It was Gamaliel Bailey, the 19th century American journalist, who wrote: “Never respect men merely for their riches, but rather for their philanthropy; we do not value the sun for its height, but for its use.”
I was reminded of Bailey’s perceptive quote from nearly 200 years ago when I learnt about the launch Wednesday afternoon of a splendid new initiative called “Legacy10”, which aims to get ten per cent of the UK population to give away ten per cent of their estate to charity in their wills.
It was good to see George Osborne, the Chancellor, and Jeremy Hunt, the Culture Secretary, present at the Tate Britain to endorse the campaign which is the brainchild of Roland Rudd, the founder of Finsbury, the financial communications firm.
In these difficult economic times, many charities are suffering from cash shortfalls and so I was delighted to see Sir Richard Branson, Jacob Rothschild and Charles Dunstone among the high-profile businessmen and entrepreneurs who have pledged ten per cent of their estate to good causes.
My views on philanthropy were formulated more than 20 years ago when I started living and working in America in the late 1980s. I discovered that one of the most appealing traits of American life was the tendency of many wealthy individuals to see it as part of their civic duty to support charities. Having by then made some money as an entrepreneur, I soon became a convert to donating money to worthy and innovative causes.
Michael E. Porter, a business guru from Harvard Business School, was right when he said some years ago: “Billions are wasted on ineffective philanthropy. Philanthropy is decades behind business in applying rigorous thinking to the use of money.”
It is for this reason that I have generally favoured giving money to charities and good causes in which I have some involvement. I hate seeing precious resources squandered and I prefer to take a hands-on approach. This enables me to drive a project forward rather than risk giving money to a badly-run charity and see it frittered away or remain stagnant in a bank account.
I also tend to give money to causes that are dear to my heart: law and order, education and gallantry to identify just three focuses for my philanthropy. I am immensely proud to have foundedCrimestoppers, the only charity in the UK which solves crimes, because it gives the man in the street a means of fighting back against criminality.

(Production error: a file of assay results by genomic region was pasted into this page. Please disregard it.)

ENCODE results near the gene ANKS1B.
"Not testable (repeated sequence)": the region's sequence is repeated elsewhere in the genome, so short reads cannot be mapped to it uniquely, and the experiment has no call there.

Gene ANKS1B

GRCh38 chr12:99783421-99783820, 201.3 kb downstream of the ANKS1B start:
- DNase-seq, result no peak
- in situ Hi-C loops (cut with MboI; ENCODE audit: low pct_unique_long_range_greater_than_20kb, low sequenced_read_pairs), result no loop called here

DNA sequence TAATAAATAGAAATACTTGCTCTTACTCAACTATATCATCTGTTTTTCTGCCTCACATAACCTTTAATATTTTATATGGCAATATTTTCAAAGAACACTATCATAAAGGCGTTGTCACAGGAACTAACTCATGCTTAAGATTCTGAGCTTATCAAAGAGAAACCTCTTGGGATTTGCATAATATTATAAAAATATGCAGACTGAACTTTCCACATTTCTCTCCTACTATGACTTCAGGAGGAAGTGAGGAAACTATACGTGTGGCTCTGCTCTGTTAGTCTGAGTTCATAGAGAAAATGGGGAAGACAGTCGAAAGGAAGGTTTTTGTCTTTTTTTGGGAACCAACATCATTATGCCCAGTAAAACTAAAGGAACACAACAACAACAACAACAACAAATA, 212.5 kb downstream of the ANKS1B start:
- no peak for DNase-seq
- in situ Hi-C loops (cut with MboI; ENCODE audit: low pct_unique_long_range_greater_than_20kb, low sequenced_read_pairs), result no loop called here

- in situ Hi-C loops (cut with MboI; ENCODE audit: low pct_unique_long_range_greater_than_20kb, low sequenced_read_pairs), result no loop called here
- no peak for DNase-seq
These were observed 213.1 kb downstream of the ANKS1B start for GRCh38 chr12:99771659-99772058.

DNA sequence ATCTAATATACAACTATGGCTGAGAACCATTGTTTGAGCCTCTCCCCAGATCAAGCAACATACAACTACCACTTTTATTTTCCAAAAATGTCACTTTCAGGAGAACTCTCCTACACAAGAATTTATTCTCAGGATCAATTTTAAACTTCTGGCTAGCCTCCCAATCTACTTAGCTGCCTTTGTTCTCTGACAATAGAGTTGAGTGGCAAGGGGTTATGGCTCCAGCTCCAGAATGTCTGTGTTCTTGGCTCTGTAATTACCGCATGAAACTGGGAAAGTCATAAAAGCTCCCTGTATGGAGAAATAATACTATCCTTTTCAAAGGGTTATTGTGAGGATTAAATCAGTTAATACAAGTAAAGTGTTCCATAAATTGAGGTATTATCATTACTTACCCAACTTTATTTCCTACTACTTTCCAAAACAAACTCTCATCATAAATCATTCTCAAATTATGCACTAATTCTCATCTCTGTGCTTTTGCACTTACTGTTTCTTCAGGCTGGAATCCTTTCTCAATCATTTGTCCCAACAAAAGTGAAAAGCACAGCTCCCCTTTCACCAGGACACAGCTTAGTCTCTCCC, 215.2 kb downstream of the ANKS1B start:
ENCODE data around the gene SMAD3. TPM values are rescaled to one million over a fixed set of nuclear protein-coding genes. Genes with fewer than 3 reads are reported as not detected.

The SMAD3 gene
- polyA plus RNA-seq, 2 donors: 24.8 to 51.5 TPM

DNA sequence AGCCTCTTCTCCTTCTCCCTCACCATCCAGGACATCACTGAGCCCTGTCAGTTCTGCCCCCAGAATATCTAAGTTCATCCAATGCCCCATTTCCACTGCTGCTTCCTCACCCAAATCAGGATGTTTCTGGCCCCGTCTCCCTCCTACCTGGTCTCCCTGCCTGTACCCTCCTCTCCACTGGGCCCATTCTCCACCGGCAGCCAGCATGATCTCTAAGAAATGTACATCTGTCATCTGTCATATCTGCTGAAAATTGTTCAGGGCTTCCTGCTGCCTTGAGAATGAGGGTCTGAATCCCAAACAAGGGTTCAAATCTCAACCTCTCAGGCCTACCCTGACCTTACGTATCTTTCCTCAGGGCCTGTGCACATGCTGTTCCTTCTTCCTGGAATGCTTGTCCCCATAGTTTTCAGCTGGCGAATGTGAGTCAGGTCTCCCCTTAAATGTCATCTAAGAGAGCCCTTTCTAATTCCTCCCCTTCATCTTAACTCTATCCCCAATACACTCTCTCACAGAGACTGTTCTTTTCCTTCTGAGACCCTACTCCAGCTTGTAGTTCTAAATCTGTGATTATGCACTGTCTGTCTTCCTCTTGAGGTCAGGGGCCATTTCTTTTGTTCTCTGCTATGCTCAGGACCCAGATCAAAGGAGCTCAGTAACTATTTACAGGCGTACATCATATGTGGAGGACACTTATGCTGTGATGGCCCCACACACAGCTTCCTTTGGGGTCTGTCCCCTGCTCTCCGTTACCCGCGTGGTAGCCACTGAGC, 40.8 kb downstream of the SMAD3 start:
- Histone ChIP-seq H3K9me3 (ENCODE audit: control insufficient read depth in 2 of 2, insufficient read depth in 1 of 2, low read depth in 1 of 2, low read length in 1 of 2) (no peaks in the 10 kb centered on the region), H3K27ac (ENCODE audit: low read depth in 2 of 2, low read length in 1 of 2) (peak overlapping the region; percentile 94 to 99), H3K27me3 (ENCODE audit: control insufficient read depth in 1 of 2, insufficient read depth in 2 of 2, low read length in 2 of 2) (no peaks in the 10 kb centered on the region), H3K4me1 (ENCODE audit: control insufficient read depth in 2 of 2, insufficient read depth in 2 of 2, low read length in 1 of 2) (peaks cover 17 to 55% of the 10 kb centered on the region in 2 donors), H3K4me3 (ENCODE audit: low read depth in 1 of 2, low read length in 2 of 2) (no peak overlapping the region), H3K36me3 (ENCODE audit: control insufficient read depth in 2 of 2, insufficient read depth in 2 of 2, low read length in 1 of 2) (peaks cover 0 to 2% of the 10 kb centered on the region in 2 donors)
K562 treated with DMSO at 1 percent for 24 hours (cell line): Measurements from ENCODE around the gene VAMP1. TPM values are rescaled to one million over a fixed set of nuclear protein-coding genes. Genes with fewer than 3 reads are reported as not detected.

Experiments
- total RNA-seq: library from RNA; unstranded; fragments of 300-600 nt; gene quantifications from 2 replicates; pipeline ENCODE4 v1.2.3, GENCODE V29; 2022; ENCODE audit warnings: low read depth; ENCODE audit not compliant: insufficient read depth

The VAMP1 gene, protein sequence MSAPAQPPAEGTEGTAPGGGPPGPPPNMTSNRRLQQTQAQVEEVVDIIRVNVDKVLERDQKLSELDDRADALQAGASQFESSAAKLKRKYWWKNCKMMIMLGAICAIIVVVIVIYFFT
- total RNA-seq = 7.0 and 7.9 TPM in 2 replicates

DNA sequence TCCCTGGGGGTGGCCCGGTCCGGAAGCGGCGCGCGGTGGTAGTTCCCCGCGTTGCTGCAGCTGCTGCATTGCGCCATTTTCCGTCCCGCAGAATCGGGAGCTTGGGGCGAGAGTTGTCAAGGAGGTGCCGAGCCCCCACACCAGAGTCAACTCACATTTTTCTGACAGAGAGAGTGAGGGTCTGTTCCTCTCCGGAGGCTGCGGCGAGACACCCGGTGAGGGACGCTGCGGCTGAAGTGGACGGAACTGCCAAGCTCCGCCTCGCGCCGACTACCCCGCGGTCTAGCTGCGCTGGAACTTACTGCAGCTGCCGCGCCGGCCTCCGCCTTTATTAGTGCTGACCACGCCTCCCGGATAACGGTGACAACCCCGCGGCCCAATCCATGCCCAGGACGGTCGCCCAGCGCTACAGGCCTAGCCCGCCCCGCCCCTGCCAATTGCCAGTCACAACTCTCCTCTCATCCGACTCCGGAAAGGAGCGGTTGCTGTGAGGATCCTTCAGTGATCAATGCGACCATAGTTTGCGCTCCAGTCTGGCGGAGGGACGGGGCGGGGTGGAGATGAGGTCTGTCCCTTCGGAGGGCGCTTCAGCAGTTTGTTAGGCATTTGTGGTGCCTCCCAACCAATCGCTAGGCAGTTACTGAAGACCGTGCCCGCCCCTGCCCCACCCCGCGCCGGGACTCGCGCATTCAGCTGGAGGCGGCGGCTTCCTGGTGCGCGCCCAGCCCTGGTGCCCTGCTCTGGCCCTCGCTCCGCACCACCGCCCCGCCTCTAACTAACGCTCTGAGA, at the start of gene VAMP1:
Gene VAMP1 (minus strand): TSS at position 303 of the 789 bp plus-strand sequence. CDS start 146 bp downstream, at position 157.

I am equally proud of my substantial support for Anglia Ruskin University (ARU), which I attended as a student, and for other educational schemes. And while the Lord Ashcroft Gallery at the Imperial War Museum is less than a year old, it is undoubtedly achieving its aim of educating and inspiring the public through championing acts great bravery carried out by service personnel and civilians alike.
It is a matter of public record that I have donated tens of millions of pounds to good causes over the past two decades but it has often been my smaller donations for specific causes – those that never become public knowledge – that have brought me immense pleasure.
I have left strict instructions in my will about how my estate should be dispersed. I am not a great believer in inherited wealth and, although I would never want any member of my immediate family to be desperately short of money, neither would I want them to inherit an obscene amount of money.
I have therefore left instructions that, after my death, more than 80 per cent of my assets should be left to a charitable foundation in my name. My close family members will be the trustees of the charity so that one of my main legacies will be for them to enjoy allocating substantial amounts of money to worthy causes.
I do think too that Governments should do their bit, through tax breaks, towards encouraging philanthropy. I therefore support the fact that in the UK, from next April onwards, any estate which bequeaths at least 10 per cent of its value to a charitable or cultural cause will enjoy a reduction in inheritance tax, from 40 per cent to 36 per cent.
It is interesting, if a little sad, that while as many as 74 per cent of the population give to charities, only seven per cent leave charities money in their wills. The new campaign, Legacy10, aims to increase that seven per cent figure significantly and, in the process, to raise billions of pounds for good causes over the coming years. I, for one, wish the initiative every success.
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